Now to the negative. I know that I, for one, felt this exact way from about age 5 until age just a couple of minutes ago, and I fully expect the feeling to recur any minute. Is this my personal neurosis that my poor daughter has either genetically inherited or otherwise picked up from my toxic emotional environment?

Or does everyone go through this as a normal stage of growing up?

On the one hand, I think it is natural for every parent to want to cultivate and maintain the health and happiness of their child. What better satisfaction is there than to see pure joy upon that sweet little face?

On the other hand, without some trials in life, we would be fluffy, weak and pathetic creatures. To allow a child to feel a serious, profound connection to reality, even though sometimes that involves discomfort, is to allow a child to grow as a genuine person and, eventually, to become a capable, functioning adult.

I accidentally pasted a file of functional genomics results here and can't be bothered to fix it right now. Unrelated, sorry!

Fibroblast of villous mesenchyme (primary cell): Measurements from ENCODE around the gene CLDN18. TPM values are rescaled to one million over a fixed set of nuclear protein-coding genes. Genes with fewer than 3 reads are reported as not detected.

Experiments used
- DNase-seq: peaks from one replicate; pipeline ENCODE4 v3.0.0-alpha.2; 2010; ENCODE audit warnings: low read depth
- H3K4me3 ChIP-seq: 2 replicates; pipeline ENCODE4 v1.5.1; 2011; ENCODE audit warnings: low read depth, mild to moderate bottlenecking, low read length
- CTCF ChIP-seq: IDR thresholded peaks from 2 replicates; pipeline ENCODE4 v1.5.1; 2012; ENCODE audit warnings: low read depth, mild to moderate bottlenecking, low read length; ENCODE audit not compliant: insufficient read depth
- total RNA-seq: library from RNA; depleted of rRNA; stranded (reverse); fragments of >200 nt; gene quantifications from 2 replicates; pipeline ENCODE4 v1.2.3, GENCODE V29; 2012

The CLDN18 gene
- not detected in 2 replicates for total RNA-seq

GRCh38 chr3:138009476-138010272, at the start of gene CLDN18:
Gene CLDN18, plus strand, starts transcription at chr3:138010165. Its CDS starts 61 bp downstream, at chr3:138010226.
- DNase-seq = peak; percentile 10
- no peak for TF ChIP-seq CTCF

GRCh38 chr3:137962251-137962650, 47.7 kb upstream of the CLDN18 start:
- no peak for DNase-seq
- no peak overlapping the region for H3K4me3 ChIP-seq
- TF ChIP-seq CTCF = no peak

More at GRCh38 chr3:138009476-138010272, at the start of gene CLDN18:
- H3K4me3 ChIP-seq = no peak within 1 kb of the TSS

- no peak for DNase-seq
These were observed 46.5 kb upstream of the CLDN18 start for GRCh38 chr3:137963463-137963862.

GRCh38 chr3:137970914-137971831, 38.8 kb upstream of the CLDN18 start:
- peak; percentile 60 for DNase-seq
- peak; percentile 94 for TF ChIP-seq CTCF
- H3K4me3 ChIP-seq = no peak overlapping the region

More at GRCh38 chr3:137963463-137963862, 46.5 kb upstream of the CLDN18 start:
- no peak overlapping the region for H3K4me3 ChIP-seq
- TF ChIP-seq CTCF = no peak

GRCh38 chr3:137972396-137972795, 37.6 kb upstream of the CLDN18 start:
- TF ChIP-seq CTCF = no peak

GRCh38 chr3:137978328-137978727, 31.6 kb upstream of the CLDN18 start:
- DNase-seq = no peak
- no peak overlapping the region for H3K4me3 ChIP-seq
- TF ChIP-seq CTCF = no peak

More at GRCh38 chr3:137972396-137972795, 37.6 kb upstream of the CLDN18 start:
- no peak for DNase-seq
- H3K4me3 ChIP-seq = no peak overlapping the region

I think especially in the Attachment Parenting world, we are prone to err on the side of eliminating all possibility of frustration, sadness and discomfort in the name of physical, emotional and mental health.

So is this letter an unpleasant but expected sight on the parenting journey, or is it, as she intended it and as I intended for my parents, a no-holds-barred condemnation of the quality of that journey?

All I know right now is, she ventures further away all the time as she grows and explores the world, and that’s natural. I hope that every time she returns to my embrace, she feels the warmth and affection that I’ve always had for her, and always will.